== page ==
furnishing to minor can also be
prosecuted under the Act.

PREEMPTION
GRADE: A

Does Preemption exist, was it added, or expanded

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Best Practice:

Local governments have a critical role in reducing the deadly toll of tobacco by regulating sales and restricting youth access to these products to prevent use and addiction.

Tobacco 21 legislation should not introduce new tobacco control preemption, nor expand existing tobacco control preemption, and instead should be used as an opportunity to assert local authority or repeal existing tobacco control preemption.

kansas Preemption:

No preemption.

DEFINITIONS
GRADE: A

Definitions

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Best Practice:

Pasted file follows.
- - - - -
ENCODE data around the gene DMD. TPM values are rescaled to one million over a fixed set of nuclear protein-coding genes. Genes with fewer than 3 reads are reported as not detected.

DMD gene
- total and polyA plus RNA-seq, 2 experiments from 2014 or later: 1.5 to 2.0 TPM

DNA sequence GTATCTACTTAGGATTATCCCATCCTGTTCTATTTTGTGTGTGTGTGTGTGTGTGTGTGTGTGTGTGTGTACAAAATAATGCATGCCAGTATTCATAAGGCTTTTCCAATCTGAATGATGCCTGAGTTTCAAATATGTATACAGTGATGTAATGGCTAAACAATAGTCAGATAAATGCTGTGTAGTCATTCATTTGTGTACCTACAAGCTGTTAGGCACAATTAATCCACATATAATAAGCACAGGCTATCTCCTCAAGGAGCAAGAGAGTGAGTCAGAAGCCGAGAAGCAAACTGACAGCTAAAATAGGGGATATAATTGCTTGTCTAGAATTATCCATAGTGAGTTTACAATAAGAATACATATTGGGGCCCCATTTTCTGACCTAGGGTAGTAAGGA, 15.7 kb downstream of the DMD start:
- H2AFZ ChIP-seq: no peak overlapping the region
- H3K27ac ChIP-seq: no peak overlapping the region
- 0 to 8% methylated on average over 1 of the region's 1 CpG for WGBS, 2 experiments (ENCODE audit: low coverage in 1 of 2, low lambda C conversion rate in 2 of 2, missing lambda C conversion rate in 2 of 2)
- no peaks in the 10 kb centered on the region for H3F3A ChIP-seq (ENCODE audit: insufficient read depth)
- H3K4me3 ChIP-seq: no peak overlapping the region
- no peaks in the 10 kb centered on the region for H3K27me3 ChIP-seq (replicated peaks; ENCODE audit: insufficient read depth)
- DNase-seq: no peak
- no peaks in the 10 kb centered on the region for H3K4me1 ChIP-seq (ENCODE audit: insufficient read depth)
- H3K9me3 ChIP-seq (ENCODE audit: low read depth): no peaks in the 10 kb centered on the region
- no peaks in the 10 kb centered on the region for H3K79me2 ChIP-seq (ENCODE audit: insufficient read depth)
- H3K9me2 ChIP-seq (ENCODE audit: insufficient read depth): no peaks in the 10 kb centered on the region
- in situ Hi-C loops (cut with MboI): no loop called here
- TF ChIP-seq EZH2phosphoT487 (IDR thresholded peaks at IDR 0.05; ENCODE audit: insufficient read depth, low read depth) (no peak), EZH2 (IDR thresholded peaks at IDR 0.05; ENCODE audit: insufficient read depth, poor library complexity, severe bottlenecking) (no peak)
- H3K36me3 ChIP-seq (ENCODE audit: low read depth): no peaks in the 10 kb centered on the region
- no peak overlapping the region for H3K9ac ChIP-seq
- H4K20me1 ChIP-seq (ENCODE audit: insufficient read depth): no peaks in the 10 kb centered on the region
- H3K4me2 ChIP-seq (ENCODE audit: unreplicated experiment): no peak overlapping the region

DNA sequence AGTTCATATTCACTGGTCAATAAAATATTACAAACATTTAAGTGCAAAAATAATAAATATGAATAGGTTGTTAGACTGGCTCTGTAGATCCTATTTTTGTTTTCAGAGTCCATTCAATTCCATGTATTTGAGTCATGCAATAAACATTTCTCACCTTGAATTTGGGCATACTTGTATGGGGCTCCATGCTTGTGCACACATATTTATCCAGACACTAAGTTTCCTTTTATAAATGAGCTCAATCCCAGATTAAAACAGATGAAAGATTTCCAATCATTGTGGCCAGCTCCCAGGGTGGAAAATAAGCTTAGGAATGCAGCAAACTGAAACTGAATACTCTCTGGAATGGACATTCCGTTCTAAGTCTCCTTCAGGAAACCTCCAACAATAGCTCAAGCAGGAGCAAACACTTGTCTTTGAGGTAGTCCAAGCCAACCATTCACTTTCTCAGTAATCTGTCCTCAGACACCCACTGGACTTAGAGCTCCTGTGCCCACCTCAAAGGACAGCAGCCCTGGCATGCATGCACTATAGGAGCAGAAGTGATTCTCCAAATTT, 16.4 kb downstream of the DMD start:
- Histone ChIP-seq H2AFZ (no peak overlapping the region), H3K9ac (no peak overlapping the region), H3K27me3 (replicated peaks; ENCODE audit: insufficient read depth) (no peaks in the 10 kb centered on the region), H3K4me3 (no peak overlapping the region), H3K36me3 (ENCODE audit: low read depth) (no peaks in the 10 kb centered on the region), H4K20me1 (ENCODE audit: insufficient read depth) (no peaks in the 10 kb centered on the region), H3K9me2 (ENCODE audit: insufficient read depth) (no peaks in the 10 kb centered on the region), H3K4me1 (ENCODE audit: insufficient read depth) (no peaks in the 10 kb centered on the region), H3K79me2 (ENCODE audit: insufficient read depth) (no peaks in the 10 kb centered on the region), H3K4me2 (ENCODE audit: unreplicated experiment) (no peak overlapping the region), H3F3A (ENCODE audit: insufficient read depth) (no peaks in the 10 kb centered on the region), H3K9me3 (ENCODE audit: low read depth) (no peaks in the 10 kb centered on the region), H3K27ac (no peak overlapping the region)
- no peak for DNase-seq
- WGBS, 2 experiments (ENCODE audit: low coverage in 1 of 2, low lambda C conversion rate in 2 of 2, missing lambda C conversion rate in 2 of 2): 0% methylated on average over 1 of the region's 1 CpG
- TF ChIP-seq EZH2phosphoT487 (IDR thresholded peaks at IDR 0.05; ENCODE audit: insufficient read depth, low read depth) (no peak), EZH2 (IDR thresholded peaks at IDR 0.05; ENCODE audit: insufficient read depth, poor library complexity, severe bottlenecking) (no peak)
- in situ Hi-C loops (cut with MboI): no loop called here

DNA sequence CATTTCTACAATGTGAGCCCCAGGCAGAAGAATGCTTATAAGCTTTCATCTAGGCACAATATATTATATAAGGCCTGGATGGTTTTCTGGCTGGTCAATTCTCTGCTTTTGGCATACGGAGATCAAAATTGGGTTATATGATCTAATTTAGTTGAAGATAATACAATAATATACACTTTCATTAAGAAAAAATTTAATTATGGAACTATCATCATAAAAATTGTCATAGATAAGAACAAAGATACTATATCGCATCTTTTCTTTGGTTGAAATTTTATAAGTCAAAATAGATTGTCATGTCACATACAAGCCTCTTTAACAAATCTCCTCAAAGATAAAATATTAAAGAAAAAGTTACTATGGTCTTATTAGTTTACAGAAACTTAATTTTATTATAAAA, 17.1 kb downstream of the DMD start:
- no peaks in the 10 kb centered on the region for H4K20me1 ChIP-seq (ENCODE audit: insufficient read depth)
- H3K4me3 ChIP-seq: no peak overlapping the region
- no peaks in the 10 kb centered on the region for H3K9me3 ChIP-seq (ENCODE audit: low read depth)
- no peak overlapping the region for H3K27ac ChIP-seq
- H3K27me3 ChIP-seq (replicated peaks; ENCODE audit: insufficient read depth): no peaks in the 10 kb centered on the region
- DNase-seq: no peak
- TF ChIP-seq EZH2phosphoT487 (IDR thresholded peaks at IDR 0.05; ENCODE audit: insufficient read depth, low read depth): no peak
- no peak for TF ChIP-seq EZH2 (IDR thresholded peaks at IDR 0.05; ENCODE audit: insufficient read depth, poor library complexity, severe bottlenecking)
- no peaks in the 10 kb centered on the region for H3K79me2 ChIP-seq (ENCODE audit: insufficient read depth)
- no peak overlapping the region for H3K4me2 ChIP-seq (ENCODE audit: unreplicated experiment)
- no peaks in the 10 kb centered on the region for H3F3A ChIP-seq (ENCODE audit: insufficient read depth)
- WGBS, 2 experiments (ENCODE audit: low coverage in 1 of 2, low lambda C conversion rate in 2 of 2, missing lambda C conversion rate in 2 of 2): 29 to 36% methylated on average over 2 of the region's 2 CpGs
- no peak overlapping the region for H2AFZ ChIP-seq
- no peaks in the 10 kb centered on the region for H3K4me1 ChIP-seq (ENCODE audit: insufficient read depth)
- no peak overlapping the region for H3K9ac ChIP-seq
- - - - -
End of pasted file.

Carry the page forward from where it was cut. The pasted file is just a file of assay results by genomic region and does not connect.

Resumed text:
A comprehensive definition will cover all current, known tobacco and nicotine products, which include not only cigarettes, cigars, and smokeless tobacco, but also products like pipes, rolling papers, electronic smoking devices, and other related devices. A strong definition will also be broad enough to capture future products.

kansas Definitions:

The KS tobacco definitions incorporate different categories of products. The definitions need revision in order to capture future products that may not meet the definitions of “tobacco product,” “electronic cigarette,” or “cigarette” under existing state law. (Nicotine products, derivatives, etc.)